May 10, 2013

Evangelization Supplement

Young adult Catholics find creative ways to share their faith with others

Anne Marie Brummer, left, and Amanda DeRoche smile as they show off the Easter baskets that they helped to deliver to downtown Indianapolis residents during Holy Week. Members of St. John the Evangelist Parish delivered 500 baskets containing chocolate, flowers and faith-related materials to non-Catholics and fallen-away Catholics to invite them to the church. (Submitted photo)

Anne Marie Brummer, left, and Amanda DeRoche smile as they show off the Easter baskets that they helped to deliver to downtown Indianapolis residents during Holy Week. Members of St. John the Evangelist Parish delivered 500 baskets containing chocolate, flowers and faith-related materials to non-Catholics and fallen-away Catholics to invite them to the church. (Submitted photo)

By John Shaughnessy

At first thought, it’s hard to make the faith connection between a young couple enjoying cold beers on a relaxing summer evening and strangers stopping by an apartment building to deliver a basket containing chocolate candy.

Yet both approaches are part of the creative ways that young adult Catholics at the parish level have tried to bring non-Catholics and fallen-away Catholics to a life in the Church.

Of course, informal discussions of faith in a relaxed atmosphere while drinking a favorite beverage have long been the emphasis of Theology on Tap events, but they led to some intriguing conversations between young married couples when they were started last summer in the Richmond Catholic Community.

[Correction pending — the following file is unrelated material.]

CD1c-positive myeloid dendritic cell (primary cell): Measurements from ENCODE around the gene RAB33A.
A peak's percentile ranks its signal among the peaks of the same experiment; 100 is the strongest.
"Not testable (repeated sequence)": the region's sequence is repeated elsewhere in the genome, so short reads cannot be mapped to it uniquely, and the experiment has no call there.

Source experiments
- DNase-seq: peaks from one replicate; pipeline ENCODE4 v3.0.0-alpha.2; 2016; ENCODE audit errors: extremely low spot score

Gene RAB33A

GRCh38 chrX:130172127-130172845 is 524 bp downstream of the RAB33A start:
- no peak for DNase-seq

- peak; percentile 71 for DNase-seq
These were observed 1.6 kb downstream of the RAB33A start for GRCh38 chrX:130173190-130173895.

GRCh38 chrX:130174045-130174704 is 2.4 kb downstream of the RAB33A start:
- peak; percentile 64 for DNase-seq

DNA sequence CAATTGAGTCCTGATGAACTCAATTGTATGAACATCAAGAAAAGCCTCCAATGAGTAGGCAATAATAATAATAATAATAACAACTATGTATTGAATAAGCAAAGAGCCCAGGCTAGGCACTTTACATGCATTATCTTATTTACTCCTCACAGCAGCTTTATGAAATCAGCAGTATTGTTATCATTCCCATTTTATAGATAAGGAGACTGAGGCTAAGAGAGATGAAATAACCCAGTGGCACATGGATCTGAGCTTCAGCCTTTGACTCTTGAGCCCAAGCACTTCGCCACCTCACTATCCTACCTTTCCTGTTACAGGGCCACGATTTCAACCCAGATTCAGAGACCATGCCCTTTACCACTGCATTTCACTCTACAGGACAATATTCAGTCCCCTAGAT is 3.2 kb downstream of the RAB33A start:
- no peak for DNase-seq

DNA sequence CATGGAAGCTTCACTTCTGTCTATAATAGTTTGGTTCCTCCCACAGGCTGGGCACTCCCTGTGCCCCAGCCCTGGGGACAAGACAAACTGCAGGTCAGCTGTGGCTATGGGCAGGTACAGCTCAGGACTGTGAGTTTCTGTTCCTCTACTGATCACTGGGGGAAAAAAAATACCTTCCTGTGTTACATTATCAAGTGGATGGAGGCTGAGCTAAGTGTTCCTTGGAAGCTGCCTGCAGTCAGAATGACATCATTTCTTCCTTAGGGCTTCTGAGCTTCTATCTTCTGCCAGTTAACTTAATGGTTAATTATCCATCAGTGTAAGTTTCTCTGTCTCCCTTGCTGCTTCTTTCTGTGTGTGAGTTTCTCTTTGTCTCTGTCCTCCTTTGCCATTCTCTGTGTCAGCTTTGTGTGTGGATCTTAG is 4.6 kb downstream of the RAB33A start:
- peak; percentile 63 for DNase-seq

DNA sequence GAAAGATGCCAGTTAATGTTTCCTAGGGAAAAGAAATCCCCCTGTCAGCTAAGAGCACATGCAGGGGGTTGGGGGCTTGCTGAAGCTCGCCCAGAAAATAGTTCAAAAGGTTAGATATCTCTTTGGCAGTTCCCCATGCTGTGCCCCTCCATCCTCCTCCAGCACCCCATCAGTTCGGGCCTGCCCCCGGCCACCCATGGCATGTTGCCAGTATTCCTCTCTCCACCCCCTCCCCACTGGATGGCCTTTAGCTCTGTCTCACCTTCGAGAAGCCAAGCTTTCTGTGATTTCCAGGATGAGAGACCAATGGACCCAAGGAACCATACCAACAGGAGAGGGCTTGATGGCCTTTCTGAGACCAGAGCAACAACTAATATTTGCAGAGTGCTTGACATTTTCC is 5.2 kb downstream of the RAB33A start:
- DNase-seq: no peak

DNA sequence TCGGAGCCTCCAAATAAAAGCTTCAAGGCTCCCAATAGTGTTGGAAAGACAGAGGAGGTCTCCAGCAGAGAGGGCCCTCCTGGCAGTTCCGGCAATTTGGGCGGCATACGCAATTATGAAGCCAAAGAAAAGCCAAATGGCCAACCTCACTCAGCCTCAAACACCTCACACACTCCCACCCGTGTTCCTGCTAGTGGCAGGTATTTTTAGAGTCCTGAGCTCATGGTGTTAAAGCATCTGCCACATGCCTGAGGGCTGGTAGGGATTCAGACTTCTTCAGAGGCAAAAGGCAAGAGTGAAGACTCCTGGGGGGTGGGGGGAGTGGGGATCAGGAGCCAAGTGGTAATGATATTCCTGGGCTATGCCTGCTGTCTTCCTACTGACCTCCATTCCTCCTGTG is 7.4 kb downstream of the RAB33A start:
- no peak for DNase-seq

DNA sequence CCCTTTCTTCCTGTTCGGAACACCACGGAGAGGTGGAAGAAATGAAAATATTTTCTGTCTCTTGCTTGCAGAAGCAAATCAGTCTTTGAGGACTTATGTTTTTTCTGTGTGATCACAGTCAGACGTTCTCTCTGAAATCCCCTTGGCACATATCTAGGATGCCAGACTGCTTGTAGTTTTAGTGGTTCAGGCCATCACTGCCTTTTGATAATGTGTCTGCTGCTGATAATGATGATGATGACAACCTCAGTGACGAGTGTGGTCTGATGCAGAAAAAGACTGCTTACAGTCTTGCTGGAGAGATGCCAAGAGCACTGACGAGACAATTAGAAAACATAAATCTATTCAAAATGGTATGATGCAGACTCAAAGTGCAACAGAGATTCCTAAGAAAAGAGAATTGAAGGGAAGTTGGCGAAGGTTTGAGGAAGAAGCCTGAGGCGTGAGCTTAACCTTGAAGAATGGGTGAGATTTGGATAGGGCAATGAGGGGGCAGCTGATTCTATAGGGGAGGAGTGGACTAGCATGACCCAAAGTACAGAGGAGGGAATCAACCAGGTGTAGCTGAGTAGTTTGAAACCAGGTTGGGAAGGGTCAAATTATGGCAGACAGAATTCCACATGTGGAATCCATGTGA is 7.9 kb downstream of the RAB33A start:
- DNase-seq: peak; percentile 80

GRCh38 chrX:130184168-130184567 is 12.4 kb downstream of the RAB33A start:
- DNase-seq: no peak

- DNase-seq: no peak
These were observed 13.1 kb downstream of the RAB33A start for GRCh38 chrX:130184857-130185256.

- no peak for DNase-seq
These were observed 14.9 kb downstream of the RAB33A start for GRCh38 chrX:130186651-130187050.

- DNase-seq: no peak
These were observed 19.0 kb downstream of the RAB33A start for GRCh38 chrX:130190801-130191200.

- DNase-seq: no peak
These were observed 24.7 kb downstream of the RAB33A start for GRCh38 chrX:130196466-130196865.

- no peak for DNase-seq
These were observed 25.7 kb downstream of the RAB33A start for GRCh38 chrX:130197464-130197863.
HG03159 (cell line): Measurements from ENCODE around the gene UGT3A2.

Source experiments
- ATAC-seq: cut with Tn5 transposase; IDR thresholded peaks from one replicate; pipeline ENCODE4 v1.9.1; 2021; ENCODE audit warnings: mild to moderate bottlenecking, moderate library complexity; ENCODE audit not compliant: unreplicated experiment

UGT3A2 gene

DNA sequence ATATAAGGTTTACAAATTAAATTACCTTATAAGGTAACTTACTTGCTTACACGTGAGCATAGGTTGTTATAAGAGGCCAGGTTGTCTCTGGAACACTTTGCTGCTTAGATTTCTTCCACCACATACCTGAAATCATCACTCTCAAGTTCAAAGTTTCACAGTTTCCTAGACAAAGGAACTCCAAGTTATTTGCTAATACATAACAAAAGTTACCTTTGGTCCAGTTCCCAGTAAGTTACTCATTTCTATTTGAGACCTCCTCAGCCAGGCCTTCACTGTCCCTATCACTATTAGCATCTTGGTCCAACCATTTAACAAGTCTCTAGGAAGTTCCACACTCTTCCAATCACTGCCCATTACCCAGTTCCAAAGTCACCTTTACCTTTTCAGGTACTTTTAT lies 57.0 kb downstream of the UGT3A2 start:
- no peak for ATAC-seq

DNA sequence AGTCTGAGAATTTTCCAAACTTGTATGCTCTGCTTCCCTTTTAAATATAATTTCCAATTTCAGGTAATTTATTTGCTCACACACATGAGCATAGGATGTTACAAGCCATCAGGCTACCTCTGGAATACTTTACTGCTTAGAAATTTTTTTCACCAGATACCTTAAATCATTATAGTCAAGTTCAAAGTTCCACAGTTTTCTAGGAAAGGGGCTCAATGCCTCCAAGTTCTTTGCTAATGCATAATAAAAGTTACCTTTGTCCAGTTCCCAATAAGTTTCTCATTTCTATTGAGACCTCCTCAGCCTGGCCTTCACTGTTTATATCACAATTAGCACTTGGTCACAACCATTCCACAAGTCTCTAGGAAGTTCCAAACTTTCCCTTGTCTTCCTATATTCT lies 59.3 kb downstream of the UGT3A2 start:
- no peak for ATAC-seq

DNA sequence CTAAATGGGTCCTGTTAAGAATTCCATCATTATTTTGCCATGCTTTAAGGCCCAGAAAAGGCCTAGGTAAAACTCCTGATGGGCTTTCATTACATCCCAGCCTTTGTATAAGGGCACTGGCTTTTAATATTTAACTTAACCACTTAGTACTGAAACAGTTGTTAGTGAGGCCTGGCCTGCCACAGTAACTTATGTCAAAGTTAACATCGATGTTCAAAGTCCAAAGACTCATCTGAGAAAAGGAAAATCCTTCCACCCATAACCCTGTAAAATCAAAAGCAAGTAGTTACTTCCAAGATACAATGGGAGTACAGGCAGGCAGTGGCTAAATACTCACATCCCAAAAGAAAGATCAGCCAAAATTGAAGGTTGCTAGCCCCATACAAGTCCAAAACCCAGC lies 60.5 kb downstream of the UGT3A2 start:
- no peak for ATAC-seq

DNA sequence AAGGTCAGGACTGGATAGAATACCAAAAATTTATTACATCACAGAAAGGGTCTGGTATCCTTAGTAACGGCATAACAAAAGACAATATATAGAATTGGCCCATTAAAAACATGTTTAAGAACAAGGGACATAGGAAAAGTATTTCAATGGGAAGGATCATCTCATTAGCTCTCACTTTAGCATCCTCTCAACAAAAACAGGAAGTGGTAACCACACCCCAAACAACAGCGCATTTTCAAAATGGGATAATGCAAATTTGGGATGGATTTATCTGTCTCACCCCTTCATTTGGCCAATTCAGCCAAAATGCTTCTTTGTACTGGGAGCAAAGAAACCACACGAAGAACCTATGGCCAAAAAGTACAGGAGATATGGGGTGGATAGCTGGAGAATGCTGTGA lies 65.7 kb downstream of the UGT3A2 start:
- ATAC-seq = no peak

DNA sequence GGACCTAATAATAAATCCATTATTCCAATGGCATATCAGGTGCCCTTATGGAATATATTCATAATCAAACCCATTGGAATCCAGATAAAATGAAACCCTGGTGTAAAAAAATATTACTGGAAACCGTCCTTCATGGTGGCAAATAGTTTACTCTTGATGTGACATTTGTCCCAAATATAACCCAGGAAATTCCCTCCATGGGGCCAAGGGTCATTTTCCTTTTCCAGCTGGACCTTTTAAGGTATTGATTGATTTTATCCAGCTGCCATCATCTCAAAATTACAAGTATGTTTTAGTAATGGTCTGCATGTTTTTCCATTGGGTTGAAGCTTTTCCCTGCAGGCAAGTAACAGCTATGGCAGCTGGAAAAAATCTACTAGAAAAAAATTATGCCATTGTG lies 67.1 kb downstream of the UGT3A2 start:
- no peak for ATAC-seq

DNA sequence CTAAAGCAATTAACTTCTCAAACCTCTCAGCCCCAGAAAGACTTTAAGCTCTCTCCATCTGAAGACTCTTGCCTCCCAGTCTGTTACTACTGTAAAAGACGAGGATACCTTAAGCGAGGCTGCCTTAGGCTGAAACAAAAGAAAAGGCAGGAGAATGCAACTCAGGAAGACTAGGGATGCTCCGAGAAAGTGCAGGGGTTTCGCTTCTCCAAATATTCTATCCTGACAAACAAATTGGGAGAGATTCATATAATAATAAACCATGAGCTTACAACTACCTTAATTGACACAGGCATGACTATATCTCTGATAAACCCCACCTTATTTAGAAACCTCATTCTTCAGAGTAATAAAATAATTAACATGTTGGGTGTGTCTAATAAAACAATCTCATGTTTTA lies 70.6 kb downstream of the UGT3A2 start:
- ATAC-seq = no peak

“In our Theology on Tap series, we were blessed to have a number of Catholic women married to non-Catholic men join us as a couple,” says John Aikin, 27, one of the leaders of Richmond’s young adult Catholic group for the parishes of Holy Family, St. Andrew and St. Mary. “There were a few discussions about the importance of marriage, the Church’s role in marriage, and what Christ intended for his Church.

“Some of the women told us that the days following those discussions were filled with some of the best conversations about religion and marriage that they had ever had with their spouse, and the experience brought them closer. Their husbands expressed gratitude for inviting them to come. The husbands told them that because it wasn’t in a formal Mass setting and was at a laid-back venue as an informal discussion, they felt relaxed, and ended up opening their ears and eyes in a discussion they normally shut off.”